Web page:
Government: What does God have to do with it?

A Christian Science perspective.

The Gospels don’t record Jesus talking politics. The closest he came to it was in the temple when the chief priests and scribes tried to have him arrested by Roman soldiers. They asked him, “Is it lawful to give tribute to Caesar, or not?” He replied, “[B]ring me a penny.... And he saith unto them, Whose is this image and superscription? And they said unto him, Caesar’s. And Jesus answering said unto them, Render to Caesar the things that are Caesar’s, and to God the things that are God’s” (Mark 12:14-17).

The election season is an exciting time, filled with hopes and hypotheses about what an individual or a party can do to make life better for the country. The excitement isn’t entirely positive; we worry about what people from the “other” party may do should they get into office, and we hope that “our” candidate will keep his or her promises and fix things that we think are wrong with government. In this time of debate and media inundation of different points of view, it’s easy to lose sight of God. What are the things that belong to God when it comes to politics and government?

I find an answer to that question in this statement from Monitor founder Mary Baker Eddy: “One infinite God, good, unifies men and nations; constitutes the brotherhood of man; ends wars; fulfils the Scripture, ‘Love thy neighbor as thyself;’ annihilates pagan and Christian idolatry, – whatever is wrong in social, civil, criminal, political, and religious codes; equalizes the sexes; annuls the curse on man, and leaves nothing that can sin, suffer, be punished or destroyed” (“Science and Health with Key to the Scriptures,” p. 340). In other words, the entire process of government rightfully belongs to God.

Like Christ Jesus, Mrs. Eddy attributed all real power to God, and suggested that unless we begin our reckonings from the standpoint of God’s omnipotence and consistent presence, we can’t reach meaningful and realistic conclusions.

It looks very much as if government is run by groups and individuals with varying degrees of goodness – as if our own good depends on the vagaries of human personalities. Looking around at all the evidence to support that view, we may accept the notion that everything belongs to “Caesar.” Yet, the First Commandment urges us to think differently. In effect, it says, Don’t let anything you encounter be bigger to you than God.

When we practice First-Commandment thinking, we find that lesser claims to power tend to fall away before the more solid fact of divine Principle. As it turns out, divine Love actually is the biggest and most authoritative force in human life, and that is true for us all, regardless of politics. The first words of the Lord’s Prayer go to the heart of the spiritual sense of government: “Our Father.”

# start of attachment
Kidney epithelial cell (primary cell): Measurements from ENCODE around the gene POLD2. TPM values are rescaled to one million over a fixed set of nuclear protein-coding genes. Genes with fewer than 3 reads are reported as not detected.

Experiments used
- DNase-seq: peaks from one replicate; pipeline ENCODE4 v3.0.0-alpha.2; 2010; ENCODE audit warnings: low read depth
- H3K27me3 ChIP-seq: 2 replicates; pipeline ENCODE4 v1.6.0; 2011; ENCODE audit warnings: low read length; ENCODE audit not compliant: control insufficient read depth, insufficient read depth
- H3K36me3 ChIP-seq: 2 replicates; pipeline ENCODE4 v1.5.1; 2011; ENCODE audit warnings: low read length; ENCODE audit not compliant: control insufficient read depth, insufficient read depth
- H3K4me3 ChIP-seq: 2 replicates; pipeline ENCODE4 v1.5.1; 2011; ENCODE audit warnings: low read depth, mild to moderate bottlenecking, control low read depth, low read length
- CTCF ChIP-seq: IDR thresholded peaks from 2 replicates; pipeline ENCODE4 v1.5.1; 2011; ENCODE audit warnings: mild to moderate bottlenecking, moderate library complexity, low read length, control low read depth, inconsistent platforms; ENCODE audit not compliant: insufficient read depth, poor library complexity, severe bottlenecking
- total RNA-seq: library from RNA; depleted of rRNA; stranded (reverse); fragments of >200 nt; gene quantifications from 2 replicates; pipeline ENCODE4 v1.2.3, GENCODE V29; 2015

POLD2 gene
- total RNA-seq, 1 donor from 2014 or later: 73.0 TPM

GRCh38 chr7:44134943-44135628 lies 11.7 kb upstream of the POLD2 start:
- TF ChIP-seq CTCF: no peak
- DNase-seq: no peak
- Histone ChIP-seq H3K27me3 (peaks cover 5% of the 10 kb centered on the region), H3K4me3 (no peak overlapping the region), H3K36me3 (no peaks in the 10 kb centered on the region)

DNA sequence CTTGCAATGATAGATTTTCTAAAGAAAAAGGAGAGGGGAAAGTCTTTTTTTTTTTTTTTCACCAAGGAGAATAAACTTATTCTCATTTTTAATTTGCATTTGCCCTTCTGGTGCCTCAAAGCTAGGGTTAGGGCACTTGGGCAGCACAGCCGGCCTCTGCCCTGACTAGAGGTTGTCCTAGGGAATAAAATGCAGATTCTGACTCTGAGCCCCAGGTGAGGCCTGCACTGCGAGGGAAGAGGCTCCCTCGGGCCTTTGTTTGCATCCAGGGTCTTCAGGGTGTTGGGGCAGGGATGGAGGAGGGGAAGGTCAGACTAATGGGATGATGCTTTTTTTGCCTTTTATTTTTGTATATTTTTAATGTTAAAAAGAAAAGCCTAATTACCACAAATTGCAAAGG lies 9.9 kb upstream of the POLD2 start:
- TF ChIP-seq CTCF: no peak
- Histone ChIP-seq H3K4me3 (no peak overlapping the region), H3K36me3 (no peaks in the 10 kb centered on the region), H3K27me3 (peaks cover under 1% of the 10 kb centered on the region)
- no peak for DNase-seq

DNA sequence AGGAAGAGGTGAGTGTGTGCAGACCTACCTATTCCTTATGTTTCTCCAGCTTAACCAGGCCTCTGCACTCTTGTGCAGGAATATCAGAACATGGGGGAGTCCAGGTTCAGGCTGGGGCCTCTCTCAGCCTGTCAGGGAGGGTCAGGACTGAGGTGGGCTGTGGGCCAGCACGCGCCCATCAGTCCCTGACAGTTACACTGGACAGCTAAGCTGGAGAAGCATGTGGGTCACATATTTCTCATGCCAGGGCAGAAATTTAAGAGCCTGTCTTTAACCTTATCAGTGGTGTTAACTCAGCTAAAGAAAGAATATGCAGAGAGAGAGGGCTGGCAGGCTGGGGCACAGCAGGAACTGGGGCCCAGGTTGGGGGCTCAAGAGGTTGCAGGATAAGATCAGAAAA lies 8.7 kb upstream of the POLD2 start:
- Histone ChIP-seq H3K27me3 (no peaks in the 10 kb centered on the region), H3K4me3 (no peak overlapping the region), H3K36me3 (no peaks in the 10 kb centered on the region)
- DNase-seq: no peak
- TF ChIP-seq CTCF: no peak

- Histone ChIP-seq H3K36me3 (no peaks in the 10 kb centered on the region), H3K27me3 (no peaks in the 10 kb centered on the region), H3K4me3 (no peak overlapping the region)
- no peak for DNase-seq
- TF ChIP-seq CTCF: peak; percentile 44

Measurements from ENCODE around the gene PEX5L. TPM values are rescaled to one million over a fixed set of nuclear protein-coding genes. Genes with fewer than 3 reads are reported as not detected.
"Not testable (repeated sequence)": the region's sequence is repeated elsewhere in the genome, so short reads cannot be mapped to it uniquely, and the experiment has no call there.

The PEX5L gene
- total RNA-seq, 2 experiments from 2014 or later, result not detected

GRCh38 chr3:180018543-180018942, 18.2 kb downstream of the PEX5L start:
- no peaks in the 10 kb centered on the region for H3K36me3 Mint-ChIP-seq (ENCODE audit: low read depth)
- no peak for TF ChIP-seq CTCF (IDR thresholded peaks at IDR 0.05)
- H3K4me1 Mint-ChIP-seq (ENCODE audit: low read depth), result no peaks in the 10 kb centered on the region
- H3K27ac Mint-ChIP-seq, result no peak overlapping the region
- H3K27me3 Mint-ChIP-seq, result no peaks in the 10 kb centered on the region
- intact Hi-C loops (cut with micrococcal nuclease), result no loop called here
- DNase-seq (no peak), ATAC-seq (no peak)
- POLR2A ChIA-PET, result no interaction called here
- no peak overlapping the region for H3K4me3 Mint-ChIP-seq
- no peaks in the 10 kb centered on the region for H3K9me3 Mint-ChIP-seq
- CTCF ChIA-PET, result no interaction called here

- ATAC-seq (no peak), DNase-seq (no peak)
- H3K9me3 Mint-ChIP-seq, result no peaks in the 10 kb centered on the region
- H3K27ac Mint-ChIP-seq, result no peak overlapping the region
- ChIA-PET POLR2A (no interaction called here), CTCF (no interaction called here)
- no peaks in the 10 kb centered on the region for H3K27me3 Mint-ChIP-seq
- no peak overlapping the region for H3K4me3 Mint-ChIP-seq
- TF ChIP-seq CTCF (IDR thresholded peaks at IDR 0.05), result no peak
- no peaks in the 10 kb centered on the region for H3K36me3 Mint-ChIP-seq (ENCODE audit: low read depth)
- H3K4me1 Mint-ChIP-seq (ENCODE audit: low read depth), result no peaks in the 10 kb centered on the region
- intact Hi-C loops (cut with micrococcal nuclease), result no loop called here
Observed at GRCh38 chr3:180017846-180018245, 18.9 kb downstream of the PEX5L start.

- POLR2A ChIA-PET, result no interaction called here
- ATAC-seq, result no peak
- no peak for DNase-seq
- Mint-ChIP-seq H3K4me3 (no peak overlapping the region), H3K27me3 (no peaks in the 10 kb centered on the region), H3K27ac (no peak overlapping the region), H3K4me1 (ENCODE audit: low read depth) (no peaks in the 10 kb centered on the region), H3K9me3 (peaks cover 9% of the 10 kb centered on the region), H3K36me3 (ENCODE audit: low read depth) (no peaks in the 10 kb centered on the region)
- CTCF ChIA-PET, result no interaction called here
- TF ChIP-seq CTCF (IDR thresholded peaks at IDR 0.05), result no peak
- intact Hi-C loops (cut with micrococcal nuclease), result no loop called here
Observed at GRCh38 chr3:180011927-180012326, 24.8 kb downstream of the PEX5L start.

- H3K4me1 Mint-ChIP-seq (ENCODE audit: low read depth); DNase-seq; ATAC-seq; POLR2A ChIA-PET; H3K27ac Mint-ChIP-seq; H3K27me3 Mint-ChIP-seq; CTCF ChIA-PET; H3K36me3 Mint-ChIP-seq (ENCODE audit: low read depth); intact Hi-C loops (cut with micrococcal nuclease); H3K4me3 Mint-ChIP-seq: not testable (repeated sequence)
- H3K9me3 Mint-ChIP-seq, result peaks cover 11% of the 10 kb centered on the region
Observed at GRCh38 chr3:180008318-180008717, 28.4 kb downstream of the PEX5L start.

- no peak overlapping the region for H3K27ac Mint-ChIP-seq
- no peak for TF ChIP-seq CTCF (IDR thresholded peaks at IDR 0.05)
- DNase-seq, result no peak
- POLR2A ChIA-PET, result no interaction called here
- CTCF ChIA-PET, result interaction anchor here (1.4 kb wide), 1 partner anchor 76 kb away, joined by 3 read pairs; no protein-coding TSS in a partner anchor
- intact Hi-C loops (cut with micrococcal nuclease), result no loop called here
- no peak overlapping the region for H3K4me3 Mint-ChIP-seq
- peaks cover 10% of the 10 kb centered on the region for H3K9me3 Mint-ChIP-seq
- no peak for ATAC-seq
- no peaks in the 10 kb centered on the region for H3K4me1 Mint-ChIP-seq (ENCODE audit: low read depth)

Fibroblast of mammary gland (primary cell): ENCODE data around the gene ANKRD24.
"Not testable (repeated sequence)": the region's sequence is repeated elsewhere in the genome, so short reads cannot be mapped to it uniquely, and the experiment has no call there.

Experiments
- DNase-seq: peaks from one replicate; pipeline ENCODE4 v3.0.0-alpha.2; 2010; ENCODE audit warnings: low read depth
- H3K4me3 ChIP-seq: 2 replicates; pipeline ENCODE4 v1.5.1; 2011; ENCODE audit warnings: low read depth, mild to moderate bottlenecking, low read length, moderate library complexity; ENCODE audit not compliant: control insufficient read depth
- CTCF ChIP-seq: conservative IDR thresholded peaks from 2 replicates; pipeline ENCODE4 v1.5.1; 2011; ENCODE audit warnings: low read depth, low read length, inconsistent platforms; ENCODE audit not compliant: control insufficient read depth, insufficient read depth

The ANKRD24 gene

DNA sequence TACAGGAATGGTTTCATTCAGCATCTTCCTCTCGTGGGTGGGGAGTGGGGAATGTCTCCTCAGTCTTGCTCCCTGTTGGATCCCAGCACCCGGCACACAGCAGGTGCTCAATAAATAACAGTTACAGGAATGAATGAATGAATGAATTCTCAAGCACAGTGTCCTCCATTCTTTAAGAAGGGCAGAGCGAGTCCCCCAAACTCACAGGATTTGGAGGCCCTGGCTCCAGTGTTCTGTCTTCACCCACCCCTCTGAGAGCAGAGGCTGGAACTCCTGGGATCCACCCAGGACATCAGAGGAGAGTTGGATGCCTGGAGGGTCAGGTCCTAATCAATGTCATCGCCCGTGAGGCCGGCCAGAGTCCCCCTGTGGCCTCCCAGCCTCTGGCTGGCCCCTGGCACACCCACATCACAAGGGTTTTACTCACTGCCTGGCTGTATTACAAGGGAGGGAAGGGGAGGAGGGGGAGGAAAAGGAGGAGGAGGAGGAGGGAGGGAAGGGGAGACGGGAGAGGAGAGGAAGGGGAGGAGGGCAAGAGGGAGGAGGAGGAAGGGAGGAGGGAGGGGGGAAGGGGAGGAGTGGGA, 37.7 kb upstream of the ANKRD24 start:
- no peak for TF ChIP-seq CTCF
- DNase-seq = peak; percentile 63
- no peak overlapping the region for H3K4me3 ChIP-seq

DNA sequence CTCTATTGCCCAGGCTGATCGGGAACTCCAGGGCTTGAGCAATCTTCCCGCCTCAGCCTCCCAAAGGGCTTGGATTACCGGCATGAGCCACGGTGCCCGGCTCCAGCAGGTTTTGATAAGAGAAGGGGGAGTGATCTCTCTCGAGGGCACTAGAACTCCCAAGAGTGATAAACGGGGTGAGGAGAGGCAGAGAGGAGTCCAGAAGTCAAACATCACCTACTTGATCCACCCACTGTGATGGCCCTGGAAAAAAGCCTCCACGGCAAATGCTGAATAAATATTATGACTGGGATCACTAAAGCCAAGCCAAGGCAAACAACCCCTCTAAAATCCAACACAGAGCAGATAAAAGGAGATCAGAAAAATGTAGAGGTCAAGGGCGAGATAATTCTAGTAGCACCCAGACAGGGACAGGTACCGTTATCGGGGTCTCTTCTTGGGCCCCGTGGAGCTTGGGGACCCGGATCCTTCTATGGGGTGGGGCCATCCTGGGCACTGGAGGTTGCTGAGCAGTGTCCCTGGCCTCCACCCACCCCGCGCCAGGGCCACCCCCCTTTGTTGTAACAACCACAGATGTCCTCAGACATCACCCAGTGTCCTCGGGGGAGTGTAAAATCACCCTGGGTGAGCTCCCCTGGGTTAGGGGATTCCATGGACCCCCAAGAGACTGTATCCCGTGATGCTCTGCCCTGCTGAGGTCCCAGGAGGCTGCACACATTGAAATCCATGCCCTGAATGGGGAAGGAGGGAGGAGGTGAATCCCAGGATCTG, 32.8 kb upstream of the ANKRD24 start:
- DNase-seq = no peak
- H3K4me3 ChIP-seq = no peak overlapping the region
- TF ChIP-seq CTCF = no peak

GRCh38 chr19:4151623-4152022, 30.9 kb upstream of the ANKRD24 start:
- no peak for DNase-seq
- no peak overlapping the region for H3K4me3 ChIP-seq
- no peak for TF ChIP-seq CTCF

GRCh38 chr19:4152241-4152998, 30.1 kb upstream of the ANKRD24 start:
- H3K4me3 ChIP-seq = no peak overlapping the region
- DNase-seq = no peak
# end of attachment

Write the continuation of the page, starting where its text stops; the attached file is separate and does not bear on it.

What is best and most real in all of us is our shared inseparable connection to God, good. We can experience not only the aspiration of those words, but we can be moved by their inspiration to let government begin with our own real and valuable spiritual sense. As with a pebble dropped into a pond, the ripples will head outward, blessing all they touch.

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Dear Reader,

About a year ago, I happened upon this statement about the Monitor in the Harvard Business Review – under the charming heading of “do things that don’t interest you”:

“Many things that end up” being meaningful, writes social scientist Joseph Grenny, “have come from conference workshops, articles, or online videos that began as a chore and ended with an insight. My work in Kenya, for example, was heavily influenced by a Christian Science Monitor article I had forced myself to read 10 years earlier. Sometimes, we call things ‘boring’ simply because they lie outside the box we are currently in.”

If you were to come up with a punchline to a joke about the Monitor, that would probably be it. We’re seen as being global, fair, insightful, and perhaps a bit too earnest. We’re the bran muffin of journalism.

But you know what? We change lives. And I’m going to argue that we change lives precisely because we force open that too-small box that most human beings think they live in.

The Monitor is a peculiar little publication that’s hard for the world to figure out. We’re run by a church, but we’re not only for church members and we’re not about converting people. We’re known as being fair even as the world becomes as polarized as at any time since the newspaper’s founding in 1908.

We have a mission beyond circulation, we want to bridge divides. We’re about kicking down the door of thought everywhere and saying, “You are bigger and more capable than you realize. And we can prove it.”

If you’re looking for bran muffin journalism, you can subscribe to the Monitor for $15. You’ll get the Monitor Weekly magazine, the Monitor Daily email, and unlimited access to CSMonitor.com.